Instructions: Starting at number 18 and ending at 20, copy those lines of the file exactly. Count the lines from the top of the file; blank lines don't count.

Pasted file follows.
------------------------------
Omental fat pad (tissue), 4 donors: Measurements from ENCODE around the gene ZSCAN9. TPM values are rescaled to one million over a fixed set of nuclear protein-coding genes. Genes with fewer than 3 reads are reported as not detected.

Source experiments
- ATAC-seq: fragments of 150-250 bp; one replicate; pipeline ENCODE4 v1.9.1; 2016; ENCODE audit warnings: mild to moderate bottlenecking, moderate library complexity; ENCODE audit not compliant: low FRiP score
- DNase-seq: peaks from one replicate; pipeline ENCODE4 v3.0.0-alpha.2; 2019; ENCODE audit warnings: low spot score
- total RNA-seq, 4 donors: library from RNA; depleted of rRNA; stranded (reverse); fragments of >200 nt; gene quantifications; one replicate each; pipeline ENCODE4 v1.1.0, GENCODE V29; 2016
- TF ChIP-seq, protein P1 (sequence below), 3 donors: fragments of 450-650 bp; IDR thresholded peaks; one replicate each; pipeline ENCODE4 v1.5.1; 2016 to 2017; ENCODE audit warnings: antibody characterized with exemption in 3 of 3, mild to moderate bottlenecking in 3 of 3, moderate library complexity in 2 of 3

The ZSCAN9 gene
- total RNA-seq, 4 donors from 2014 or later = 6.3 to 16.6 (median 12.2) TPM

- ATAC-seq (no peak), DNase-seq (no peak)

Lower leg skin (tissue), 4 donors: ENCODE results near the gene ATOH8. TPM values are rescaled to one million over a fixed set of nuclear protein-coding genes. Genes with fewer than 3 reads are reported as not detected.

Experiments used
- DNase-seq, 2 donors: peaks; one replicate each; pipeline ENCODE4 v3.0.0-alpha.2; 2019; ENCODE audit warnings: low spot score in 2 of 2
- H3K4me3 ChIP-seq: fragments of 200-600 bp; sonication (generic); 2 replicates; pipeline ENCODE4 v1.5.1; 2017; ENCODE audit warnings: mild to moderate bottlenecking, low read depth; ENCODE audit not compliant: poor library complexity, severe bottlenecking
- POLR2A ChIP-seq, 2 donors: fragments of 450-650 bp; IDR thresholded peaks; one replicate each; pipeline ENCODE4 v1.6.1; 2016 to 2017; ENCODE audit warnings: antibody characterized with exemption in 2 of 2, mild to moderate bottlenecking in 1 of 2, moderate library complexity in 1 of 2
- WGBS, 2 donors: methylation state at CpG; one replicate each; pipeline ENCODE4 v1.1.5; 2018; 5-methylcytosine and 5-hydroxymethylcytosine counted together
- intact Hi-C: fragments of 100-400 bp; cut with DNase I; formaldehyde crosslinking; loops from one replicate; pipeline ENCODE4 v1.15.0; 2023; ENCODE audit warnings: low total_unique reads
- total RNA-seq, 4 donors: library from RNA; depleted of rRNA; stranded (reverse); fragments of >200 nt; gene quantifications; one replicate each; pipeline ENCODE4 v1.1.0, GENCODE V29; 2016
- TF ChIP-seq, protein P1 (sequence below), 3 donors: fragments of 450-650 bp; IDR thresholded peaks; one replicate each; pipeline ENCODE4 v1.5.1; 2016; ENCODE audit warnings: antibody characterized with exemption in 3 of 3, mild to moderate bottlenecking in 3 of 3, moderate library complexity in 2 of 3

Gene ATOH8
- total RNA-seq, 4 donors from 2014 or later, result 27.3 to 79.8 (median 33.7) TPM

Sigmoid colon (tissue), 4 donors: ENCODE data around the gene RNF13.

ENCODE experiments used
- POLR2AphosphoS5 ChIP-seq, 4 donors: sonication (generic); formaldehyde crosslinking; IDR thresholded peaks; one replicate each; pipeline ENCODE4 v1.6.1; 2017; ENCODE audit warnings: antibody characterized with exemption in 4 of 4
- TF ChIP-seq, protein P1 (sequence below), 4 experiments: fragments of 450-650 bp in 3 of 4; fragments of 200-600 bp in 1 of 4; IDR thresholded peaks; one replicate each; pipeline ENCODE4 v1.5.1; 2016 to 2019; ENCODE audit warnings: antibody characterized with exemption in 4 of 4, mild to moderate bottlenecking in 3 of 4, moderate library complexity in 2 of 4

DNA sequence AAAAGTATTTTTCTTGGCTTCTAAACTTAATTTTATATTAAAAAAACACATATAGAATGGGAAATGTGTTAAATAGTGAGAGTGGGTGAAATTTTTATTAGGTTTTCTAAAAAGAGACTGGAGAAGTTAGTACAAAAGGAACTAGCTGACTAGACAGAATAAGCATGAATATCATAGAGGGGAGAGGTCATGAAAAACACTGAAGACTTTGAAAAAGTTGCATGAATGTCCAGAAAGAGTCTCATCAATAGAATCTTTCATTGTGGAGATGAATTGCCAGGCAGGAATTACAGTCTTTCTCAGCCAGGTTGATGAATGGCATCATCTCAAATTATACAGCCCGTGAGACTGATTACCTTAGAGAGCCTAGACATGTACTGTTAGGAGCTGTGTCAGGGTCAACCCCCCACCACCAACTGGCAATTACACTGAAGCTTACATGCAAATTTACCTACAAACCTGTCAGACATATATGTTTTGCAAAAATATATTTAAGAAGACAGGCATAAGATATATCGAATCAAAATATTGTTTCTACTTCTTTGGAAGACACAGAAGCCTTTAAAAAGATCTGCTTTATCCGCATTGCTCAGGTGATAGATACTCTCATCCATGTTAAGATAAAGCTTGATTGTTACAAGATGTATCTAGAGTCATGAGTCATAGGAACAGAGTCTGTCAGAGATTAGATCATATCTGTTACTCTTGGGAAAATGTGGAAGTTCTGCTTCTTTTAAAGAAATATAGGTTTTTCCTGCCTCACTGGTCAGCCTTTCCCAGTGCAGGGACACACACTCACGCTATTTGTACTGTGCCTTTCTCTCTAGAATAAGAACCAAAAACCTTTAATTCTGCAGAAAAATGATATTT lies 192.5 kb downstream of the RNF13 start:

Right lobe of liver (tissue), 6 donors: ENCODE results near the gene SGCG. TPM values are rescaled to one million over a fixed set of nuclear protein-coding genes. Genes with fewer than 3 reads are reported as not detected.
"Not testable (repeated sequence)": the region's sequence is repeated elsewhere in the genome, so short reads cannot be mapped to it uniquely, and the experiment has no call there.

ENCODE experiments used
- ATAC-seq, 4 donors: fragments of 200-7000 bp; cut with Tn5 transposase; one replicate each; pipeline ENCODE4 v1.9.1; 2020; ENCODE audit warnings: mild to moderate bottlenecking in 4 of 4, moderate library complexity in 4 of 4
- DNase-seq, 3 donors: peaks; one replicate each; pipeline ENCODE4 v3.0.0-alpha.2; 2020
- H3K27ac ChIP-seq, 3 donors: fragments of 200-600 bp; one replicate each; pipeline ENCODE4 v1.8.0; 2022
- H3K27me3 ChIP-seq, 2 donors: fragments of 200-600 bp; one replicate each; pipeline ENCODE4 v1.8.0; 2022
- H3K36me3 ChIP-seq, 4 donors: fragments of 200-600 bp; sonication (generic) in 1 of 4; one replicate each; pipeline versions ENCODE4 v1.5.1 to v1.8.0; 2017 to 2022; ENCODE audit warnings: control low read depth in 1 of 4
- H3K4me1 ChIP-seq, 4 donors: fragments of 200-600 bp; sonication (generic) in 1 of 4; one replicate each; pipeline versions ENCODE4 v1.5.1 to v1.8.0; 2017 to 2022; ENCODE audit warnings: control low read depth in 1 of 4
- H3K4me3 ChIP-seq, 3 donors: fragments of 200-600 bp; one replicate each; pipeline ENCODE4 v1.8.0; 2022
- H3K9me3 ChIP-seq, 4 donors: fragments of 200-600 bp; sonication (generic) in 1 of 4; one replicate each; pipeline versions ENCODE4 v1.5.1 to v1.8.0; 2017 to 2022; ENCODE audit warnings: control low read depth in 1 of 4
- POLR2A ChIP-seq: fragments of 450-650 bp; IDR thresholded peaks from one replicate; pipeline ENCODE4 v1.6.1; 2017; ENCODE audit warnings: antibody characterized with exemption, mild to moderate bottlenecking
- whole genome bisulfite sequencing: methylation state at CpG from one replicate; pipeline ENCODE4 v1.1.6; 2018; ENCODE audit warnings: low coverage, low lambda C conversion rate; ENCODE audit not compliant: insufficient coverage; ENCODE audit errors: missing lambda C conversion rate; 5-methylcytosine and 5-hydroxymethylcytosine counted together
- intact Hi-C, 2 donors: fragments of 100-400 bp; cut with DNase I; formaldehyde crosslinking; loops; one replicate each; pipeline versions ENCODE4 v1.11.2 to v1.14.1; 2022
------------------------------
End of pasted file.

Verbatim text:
- TF ChIP-seq, protein P1 (sequence below), 3 donors: fragments of 450-650 bp; IDR thresholded peaks; one replicate each; pipeline ENCODE4 v1.5.1; 2016; ENCODE audit warnings: antibody characterized with exemption in 3 of 3, mild to moderate bottlenecking in 3 of 3, moderate library complexity in 2 of 3

Gene ATOH8
- total RNA-seq, 4 donors from 2014 or later, result 27.3 to 79.8 (median 33.7) TPM